historichomestead

Homesteading: the very begining of explaining this massive project.

Here’s the first rough draft that might help to connect many of the pieces that make up “Homesteading.”

Homesteading is a project about Homestead, PA

And Homesteading is a multi-faceted project addressing some of the factors people are faced with during the shifts occuring as global industrialism shifts and changes.  Some might say we’re all up in “late capitalism” but, really, it’s “current capitalism.” Because who can say capitialism is late?  Maybe the current incarnation of capitalism is middle-aged. Anyway the project is about Homestead, PA, a deindustrialized and ravaged city that’s of great historical importance, on so many levels.  It’s a city that’s both real and metaphor. In 1892 Homestead is where the US’s second deadliest labor strike, the Homestead Strike, occurred in and is one of the United States most important cities related to labor history and industrialism. And now, Homestead matters a great deal in terms of urban planning, as we think about how to successfully shrink cites that once had been industrial boom towns. 

The Homestead Strike, or the Battle of Homestead, was a defining moment in labor history. In brief, union workers at a mill owned by Andrew Carnegie, known as Homestead Steel Works were locked out of the mill after failing to renew a contract after months of negotiation. It was announced that Henry Clay Frick, who Carnegie had placed in charge of the mill’s operations, had begun the lockout one day before the existing contract expired, violating the agreement that had been in place.  As a result, the striking workers were determined to keep the plant closed and their efforts escalated into a battle between hired Pinkerton agents and the workers and community, with blood shed on both sides. The strike resulted in major losses for the union and Carnegie Steel remained nonunion for forty years. Carnegie later sold the mill to JP Morgan among other investors, contributing to his enormous fortune. The Homestead Works was a working mill until 1986 and produced steel for the WWII effort as well as for a number of important American landmarks, including the Empire State Building.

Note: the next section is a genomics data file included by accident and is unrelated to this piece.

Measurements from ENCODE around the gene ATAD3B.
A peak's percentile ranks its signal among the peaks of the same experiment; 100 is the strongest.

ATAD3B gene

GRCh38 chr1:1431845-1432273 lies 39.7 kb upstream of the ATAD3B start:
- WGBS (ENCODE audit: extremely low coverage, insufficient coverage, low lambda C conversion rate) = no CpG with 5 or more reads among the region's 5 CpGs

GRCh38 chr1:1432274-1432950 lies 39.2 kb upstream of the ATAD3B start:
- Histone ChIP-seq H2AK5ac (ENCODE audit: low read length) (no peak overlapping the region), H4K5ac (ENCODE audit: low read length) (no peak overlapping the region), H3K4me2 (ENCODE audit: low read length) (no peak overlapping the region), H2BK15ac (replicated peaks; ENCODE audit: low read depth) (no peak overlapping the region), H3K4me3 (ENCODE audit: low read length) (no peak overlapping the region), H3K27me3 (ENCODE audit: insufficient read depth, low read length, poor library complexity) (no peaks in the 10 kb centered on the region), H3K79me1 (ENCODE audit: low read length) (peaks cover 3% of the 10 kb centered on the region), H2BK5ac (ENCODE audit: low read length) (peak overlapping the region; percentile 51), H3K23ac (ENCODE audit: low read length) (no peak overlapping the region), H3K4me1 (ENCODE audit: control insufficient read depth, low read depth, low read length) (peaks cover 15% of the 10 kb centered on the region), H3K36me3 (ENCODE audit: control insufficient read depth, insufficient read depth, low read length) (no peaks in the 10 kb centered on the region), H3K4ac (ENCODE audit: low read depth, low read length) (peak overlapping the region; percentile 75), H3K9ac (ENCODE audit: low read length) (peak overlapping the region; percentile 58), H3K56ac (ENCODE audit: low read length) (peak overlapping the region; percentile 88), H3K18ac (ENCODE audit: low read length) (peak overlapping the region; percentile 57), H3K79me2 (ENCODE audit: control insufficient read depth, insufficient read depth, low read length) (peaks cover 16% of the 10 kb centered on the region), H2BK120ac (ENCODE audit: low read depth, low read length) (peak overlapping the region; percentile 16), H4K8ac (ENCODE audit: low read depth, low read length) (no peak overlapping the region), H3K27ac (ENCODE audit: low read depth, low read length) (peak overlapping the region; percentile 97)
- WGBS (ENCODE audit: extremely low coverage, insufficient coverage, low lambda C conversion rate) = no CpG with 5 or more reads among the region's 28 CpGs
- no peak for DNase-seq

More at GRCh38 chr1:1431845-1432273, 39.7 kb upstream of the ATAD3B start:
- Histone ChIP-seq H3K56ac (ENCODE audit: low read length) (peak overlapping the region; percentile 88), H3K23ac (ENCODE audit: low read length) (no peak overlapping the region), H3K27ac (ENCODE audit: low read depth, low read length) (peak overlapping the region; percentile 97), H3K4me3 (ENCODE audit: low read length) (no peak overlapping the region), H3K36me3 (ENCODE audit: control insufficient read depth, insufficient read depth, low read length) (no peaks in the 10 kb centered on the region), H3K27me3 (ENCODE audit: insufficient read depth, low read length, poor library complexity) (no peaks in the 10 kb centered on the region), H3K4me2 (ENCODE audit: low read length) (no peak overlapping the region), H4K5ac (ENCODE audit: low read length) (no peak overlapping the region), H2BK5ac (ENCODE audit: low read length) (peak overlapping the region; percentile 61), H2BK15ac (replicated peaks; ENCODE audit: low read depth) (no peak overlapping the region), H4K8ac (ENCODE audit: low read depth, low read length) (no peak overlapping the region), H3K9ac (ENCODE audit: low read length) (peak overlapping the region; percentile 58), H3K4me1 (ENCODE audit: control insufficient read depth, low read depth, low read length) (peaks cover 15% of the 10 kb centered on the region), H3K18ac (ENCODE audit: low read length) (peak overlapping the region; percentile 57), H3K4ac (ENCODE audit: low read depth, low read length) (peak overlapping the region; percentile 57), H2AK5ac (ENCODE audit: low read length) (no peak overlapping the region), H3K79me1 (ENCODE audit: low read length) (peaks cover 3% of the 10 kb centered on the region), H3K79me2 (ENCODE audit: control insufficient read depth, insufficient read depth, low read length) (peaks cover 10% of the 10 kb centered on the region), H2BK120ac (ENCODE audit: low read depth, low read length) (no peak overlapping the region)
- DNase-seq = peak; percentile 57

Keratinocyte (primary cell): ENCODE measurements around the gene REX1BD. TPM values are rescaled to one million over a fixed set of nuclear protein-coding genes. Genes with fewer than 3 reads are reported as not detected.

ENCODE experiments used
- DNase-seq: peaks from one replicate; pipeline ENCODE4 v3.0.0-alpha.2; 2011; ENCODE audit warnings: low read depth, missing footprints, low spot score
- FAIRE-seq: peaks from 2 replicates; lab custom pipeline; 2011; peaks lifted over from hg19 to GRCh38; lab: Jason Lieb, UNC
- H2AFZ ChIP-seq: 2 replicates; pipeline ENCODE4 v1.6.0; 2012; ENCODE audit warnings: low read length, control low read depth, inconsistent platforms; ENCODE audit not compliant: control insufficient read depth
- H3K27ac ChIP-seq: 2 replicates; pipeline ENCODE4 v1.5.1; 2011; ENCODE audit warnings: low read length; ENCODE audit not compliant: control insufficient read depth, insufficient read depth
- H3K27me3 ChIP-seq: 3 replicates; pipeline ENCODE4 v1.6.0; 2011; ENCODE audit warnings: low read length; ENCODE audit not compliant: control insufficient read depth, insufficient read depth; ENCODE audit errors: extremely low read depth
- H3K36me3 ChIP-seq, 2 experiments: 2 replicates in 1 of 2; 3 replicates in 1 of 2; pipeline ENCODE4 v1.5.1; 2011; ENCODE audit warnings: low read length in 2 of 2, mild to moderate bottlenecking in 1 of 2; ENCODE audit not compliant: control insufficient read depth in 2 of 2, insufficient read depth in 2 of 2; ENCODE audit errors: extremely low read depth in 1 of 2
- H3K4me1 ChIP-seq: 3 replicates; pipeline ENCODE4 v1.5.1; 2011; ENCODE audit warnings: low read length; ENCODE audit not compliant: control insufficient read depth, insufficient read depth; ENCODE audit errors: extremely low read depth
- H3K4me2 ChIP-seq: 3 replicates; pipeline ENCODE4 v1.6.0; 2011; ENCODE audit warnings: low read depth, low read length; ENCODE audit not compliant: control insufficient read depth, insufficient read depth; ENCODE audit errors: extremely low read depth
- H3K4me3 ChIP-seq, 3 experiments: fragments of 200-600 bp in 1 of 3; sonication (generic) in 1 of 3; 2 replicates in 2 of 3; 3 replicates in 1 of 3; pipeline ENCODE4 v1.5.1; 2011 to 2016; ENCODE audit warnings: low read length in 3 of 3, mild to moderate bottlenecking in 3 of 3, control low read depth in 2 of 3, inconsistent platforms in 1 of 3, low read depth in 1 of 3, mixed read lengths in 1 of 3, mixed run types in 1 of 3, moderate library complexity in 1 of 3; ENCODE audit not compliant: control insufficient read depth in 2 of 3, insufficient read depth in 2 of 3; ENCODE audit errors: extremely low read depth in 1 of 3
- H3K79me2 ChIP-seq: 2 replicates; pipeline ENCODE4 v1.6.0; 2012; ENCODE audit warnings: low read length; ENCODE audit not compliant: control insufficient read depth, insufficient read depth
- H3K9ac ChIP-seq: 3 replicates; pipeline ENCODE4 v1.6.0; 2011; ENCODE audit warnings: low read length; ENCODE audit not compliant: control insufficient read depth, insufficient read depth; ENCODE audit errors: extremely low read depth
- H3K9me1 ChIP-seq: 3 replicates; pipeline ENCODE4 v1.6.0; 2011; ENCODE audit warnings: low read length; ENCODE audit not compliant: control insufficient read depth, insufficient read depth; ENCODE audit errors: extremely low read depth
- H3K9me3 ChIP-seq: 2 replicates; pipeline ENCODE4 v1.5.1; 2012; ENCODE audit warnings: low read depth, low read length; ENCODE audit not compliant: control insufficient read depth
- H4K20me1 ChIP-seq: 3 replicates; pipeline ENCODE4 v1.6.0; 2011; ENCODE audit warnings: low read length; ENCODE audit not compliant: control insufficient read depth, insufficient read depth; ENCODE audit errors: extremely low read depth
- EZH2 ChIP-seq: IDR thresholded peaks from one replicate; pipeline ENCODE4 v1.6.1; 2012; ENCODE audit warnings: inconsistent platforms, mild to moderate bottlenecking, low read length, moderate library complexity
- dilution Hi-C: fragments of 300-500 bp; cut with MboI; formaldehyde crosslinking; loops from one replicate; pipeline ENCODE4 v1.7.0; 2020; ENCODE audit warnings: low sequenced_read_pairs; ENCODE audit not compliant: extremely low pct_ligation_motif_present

Over one hundred twenty years later, there’s still great ramifications from this historical moment being felt in Homestead, a ripple effect globally. The effects of the deindustrialization that happened after the mill closed in 1986 and the resulting mass hemorrhaging of jobs are a part of the everyday reality of living and working in Homestead. When the mill shuttered, The Waterfront, a large mall with a number of big box chain stores was built on the footprint of the razed Homestead Works, effectively creating jobs but primarily in service and retail, and often not paying a living wage. People who live in Homestead now are still trying to figure out new ways to stay and work there.

 
One of the things Homesteading addresses is the way wealth is accrued and moves through the world in relation to this specific place, the place which generated the funds having built the Carnegie Museum and metropolises like New York.  As one of the components of Homesteading, I opened a portrait studio on 8th Avenue in Homestead. It has been set up so anyone who lives or works in the zip code, 15120, or is a member of the United Steelworkers union (currently or retired) can visit and have their picture taken. Two hundred of those who have been photographed will have their portrait featured at the Carnegie Museum, which is three miles away.After the closing of the International, the Carnegie will accession up to 500 images as a gift from the artist, with each valued at $1000.

 
Along with the portraits from the studio, there are a number of photographs made over the last year and several projections, which are a collaboration between myself and the artists Sharon Brown and Wenhua Shi, which will be screened both in the Carnegie Museum and at the Pump House, where the first workers were killed during the strike. Among the projections there will be a looped image of the Monongahela River running. The name Monongahela comes from the Lenape word mënaonke, meaning “where banks crumble and fall.” Here’s to Homestead’s place in the world, its ongoing struggle and to all the Homesteaders who shaped the world from there.  And here’s to all the Homesteaders who will continue to shape the city as it shifts, transforms and renews.  


here’s the first rough draft, I’m going to keep editing it here. 

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